|US Vice President Joe Biden gestures |
after speaking to students at Sichuan
University in Chengdu
© AFP Peter Parks
CHENGDU, China (AFP) - US Vice President Joe Biden said Sunday that the world's biggest economy would never default on its debts, during a visit aimed at boosting Chinese confidence in America's beleaguered finances.
In a speech to hundreds of university students in the vast southwestern city of Chengdu, Biden also urged China to "cherish" a free flow of information between the government and public, as the communist state quells dissent anew.
Biden said at Sichuan University that the United States remained the "single best bet" for investment -- despite the historic downgrade this month of the country's top-notch credit rating by Standard & Poor's.
"The United States has never defaulted and never will," he said, on the final day of his first official visit to China as vice president.
China is the largest foreign holder of US debt, and Biden has used the five-day trip to assure its leaders that their massive investment remains safe after Washington narrowly avoided a catastrophic default earlier this month.
Chinese leaders including Premier Wen Jiabao and Vice President Xi Jinping have been conciliatory in their public appearances with Biden.
In sharp contrast, China's state media has accused US leaders of acting recklessly during a political impasse between the White House and Republicans over allowing the country's debt ceiling to rise.
The official Xinhua news agency -- which has published a number of blistering commentaries in recent weeks -- said Sunday "concrete actions are badly needed" by the United States to turn promises "into reality".
"It must end its excessive reliance on overseas borrowing, make substantial reforms and cuts to its bloated entitlement programs, reduce budget deficits and restructure its economy," Xinhua said.
China has used the proceeds of its thriving export machine to invest around $1.2 trillion in US Treasury bonds, and the world's second-largest economy has appealed for global financial stability as panic again grips markets.
|China's share of the US debt|
"In spite of the difficulties facing the US economy at present, I have full confidence that the United States will overcome these difficulties and get its economy back on the track of healthy growth," Wen told Biden.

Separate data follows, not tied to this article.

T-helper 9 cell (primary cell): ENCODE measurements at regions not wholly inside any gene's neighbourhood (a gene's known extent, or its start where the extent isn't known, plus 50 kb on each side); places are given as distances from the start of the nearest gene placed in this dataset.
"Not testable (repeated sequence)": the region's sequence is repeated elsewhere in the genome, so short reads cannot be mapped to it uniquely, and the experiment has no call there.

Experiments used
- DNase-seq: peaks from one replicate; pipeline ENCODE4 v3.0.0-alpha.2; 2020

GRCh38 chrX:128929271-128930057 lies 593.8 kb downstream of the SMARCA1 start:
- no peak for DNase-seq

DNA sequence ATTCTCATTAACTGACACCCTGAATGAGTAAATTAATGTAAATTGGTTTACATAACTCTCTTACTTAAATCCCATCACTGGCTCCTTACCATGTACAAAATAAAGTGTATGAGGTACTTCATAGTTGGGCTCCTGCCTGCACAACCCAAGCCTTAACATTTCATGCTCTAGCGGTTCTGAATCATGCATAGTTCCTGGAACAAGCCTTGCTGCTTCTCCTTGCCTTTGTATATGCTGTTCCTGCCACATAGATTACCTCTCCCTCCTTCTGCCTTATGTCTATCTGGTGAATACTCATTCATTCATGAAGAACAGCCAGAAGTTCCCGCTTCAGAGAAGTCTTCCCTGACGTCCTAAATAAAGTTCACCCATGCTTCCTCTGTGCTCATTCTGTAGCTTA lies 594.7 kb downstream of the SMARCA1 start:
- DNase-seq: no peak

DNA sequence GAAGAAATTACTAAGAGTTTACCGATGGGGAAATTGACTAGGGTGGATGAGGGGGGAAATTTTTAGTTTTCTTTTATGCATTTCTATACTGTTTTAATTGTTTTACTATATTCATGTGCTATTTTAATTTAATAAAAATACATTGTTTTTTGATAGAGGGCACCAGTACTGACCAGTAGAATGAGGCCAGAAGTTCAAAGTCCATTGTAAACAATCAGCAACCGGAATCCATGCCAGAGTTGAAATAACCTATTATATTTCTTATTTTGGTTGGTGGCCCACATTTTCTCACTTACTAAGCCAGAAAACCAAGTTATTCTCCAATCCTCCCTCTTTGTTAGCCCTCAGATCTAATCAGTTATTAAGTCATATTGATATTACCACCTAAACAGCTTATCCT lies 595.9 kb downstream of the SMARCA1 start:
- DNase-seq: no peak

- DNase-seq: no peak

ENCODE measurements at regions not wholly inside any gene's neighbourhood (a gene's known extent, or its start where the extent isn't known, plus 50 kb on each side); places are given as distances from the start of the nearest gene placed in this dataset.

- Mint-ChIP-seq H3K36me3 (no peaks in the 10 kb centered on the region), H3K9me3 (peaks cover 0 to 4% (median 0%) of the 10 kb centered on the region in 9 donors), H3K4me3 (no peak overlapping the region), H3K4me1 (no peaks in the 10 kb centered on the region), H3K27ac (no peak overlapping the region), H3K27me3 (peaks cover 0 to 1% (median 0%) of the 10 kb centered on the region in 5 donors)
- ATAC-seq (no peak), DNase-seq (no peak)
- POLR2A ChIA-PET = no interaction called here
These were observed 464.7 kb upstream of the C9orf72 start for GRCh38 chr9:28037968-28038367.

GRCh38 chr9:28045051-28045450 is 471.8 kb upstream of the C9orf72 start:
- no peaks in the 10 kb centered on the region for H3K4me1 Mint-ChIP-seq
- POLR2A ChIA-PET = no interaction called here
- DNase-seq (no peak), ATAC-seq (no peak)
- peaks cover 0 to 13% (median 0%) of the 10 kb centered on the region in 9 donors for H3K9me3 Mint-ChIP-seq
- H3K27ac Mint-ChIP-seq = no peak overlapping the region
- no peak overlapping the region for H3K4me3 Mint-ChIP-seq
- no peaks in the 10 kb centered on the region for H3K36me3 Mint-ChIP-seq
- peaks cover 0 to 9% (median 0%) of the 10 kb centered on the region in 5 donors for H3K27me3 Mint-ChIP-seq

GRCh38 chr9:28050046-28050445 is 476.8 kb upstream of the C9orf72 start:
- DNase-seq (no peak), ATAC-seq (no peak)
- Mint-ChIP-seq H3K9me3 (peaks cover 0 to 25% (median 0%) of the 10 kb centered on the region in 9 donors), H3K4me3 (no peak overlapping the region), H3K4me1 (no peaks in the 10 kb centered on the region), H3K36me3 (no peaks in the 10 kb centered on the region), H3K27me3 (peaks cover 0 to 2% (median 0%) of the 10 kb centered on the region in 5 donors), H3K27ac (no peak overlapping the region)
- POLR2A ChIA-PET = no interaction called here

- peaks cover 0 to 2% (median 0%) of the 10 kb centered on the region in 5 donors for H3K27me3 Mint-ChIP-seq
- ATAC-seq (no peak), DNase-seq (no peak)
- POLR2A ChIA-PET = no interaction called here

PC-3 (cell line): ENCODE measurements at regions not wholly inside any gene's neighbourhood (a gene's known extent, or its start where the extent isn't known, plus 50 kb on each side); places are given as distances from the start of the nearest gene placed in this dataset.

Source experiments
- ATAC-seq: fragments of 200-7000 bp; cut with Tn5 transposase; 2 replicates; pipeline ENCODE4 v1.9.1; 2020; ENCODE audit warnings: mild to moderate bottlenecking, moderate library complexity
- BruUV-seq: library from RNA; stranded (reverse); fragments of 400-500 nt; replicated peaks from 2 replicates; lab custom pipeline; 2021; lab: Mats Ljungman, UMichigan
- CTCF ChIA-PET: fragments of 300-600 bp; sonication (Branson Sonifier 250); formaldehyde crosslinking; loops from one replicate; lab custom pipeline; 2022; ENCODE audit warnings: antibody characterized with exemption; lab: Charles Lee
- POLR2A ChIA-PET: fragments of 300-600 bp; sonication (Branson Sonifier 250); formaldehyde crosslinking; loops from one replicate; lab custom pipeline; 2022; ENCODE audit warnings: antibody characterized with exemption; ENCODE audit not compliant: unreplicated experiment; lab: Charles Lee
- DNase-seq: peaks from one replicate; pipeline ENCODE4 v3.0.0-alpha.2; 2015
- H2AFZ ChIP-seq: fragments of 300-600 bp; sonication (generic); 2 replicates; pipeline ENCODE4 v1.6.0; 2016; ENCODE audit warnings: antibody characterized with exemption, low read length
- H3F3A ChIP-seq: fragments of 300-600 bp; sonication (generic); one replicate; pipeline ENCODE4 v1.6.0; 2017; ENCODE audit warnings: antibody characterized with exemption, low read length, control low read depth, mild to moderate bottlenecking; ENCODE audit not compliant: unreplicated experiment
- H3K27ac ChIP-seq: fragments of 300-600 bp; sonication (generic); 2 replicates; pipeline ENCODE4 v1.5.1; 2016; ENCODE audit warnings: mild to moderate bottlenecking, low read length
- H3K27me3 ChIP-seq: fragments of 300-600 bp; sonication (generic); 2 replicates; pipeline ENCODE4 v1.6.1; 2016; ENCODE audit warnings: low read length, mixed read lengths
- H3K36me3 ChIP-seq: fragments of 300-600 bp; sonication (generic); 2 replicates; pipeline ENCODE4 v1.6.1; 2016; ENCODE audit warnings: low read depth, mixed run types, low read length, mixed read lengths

Biden's visit has been aimed partly at building ties with his counterpart Xi, who is slated to be anointed as China's top leader next year but remains virtually unknown in US policy circles.
In Chengdu, Biden met Xi again and witnessed reconstruction efforts following the 2008 Sichuan earthquake, which left over 87,000 people dead or missing.
During his speech, Biden told his audience that "China should cherish an exchange between its citizens and students and their government," noting that "greater openness is a source of stability and a sign of strength".
"Prosperity peaks when governments foster both free enterprise and free exchange of ideas," he said. "Liberty unlocks a people's full potential and in its absence, unrest festers."
Biden raised human rights concerns during his meetings with Chinese leaders last week, US officials have said, but they refused to go into details of whether any individual cases were brought up.
Washington last week appealed to Beijing to free prominent rights lawyer Gao Zhisheng, who has not been heard of since last year.
But police have stepped up surveillance on dissidents and warned them against making any high-profile protests or attempting to meet Biden during his visit, activists said.
Chengdu, a huge conurbation of 14 million people, is the capital of Sichuan province, where nearly 200 of the Fortune 500 largest firms in the world have invested.
China and the United States have signed deals worth nearly $1 billion during Biden's trip, according to a US official who requested anonymity.
Following his stopover in Chengdu, Biden will visit Mongolia and close US ally Japan.
© AFP -- Published at Activist Post with license